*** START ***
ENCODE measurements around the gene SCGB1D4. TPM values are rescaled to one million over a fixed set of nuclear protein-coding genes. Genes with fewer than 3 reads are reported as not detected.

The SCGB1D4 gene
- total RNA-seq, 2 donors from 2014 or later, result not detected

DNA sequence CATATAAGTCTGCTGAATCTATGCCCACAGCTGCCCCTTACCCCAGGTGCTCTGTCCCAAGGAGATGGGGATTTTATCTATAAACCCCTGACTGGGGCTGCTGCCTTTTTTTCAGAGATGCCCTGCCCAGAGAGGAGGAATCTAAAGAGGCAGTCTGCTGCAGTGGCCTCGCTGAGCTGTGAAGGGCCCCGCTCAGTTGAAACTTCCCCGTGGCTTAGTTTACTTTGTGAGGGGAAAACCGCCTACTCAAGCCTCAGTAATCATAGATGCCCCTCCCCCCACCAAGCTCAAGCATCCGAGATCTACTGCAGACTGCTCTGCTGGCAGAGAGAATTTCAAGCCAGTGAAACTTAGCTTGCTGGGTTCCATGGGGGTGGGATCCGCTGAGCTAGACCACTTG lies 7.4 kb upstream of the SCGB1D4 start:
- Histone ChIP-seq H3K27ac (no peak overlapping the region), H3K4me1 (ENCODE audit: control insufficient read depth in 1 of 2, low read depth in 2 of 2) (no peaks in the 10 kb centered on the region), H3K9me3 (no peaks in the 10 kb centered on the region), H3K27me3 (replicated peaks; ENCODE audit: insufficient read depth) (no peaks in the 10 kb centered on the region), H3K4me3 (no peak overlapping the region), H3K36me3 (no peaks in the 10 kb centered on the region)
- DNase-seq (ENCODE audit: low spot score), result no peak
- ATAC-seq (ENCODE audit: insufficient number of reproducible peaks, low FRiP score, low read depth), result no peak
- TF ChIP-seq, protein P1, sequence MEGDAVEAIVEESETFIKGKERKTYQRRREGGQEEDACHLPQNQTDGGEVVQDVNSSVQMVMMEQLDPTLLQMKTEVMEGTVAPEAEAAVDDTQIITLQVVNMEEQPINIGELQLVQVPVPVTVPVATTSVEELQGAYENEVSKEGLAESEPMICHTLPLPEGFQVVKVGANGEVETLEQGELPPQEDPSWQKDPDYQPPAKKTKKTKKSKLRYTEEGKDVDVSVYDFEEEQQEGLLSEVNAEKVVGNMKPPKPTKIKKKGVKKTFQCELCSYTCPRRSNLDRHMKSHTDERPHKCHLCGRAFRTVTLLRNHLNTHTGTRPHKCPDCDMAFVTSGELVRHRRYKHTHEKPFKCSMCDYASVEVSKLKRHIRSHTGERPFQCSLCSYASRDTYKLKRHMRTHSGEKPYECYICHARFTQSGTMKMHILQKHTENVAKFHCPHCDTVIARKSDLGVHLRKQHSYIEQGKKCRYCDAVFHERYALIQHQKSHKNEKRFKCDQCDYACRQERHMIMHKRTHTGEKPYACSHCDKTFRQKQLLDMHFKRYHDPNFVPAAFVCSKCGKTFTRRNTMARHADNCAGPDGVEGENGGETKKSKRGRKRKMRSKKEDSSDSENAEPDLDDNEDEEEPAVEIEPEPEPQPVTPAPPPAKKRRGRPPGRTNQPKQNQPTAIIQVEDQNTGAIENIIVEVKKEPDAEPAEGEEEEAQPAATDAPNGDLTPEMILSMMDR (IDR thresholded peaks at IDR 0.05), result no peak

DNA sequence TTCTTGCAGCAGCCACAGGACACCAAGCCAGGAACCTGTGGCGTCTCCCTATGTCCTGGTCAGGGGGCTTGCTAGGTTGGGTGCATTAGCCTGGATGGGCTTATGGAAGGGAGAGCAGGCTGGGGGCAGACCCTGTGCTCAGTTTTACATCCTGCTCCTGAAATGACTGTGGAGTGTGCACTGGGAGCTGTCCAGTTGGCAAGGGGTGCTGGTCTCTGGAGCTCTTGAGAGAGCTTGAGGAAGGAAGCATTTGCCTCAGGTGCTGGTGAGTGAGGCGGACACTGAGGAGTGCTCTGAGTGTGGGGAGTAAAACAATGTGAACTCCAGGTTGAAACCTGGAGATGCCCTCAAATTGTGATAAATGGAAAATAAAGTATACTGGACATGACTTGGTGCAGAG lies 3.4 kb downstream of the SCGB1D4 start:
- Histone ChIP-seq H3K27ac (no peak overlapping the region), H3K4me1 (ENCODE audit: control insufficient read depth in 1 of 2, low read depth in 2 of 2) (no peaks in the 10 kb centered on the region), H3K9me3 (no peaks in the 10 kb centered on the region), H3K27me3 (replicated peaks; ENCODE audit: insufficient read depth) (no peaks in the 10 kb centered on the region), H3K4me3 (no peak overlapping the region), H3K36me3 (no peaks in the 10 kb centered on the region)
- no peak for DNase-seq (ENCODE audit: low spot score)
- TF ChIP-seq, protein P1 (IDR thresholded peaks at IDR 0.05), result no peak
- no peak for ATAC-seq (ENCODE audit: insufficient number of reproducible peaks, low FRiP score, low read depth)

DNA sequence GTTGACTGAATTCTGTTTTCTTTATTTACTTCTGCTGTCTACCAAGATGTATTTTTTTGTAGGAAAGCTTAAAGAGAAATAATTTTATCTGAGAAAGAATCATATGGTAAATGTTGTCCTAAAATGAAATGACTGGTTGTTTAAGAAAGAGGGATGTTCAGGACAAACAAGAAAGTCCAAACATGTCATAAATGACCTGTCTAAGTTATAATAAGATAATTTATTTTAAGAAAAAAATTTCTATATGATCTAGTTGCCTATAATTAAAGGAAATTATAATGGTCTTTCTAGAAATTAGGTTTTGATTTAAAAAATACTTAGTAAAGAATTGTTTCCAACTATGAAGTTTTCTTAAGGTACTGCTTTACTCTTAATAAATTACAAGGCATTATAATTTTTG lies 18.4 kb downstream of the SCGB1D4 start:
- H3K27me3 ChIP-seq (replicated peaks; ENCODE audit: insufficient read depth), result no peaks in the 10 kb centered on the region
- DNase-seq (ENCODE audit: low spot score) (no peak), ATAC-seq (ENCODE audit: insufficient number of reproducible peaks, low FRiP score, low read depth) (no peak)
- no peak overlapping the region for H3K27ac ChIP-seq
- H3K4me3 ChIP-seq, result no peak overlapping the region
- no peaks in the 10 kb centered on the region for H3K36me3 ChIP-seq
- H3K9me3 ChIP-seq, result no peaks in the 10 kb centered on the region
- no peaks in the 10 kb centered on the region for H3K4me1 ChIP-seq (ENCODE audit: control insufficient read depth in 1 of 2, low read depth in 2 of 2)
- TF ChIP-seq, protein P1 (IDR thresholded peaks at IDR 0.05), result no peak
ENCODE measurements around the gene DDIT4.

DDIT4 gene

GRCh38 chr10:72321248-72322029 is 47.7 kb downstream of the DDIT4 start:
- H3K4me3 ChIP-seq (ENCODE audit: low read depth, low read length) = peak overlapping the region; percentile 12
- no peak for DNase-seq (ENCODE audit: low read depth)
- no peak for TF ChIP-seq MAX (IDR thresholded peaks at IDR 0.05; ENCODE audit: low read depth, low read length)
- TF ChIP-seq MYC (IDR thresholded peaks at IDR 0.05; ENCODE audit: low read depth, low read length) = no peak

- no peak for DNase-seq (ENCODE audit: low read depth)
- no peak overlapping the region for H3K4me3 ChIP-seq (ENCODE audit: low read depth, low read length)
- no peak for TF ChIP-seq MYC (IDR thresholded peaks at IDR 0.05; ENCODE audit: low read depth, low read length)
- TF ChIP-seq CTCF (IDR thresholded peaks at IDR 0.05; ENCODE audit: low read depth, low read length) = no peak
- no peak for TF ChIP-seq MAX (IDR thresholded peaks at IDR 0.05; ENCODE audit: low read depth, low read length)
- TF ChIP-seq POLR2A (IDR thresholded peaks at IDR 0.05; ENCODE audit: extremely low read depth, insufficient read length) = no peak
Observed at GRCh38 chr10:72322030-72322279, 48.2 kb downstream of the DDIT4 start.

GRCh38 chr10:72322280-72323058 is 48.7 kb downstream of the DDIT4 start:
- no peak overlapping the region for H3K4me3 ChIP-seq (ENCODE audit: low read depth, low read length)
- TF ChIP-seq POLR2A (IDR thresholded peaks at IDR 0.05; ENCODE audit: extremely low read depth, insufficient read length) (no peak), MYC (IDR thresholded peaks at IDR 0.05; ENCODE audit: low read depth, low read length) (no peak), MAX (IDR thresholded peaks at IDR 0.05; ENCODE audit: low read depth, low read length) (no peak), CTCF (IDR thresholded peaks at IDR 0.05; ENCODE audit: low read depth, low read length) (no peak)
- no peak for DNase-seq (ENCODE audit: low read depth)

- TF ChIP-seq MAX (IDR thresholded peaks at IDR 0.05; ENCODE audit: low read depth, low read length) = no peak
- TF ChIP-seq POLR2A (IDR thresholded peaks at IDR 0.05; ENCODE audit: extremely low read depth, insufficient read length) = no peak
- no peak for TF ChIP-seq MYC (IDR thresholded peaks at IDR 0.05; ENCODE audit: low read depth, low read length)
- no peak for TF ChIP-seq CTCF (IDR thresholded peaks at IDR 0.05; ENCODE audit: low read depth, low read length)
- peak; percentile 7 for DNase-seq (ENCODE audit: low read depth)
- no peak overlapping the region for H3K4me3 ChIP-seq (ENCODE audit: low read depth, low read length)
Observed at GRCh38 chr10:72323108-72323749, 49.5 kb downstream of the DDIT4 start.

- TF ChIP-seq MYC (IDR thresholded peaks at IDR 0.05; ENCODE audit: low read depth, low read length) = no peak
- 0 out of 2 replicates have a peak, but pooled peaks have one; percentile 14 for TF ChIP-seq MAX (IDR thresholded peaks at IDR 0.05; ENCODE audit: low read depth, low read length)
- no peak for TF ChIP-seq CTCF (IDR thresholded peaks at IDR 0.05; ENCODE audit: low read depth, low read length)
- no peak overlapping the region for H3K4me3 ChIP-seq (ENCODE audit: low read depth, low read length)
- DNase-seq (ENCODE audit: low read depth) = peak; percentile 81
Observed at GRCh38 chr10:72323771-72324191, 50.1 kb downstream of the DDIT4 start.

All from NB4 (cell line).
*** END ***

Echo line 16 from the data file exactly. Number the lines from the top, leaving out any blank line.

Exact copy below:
- DNase-seq (ENCODE audit: low spot score) (no peak), ATAC-seq (ENCODE audit: insufficient number of reproducible peaks, low FRiP score, low read depth) (no peak)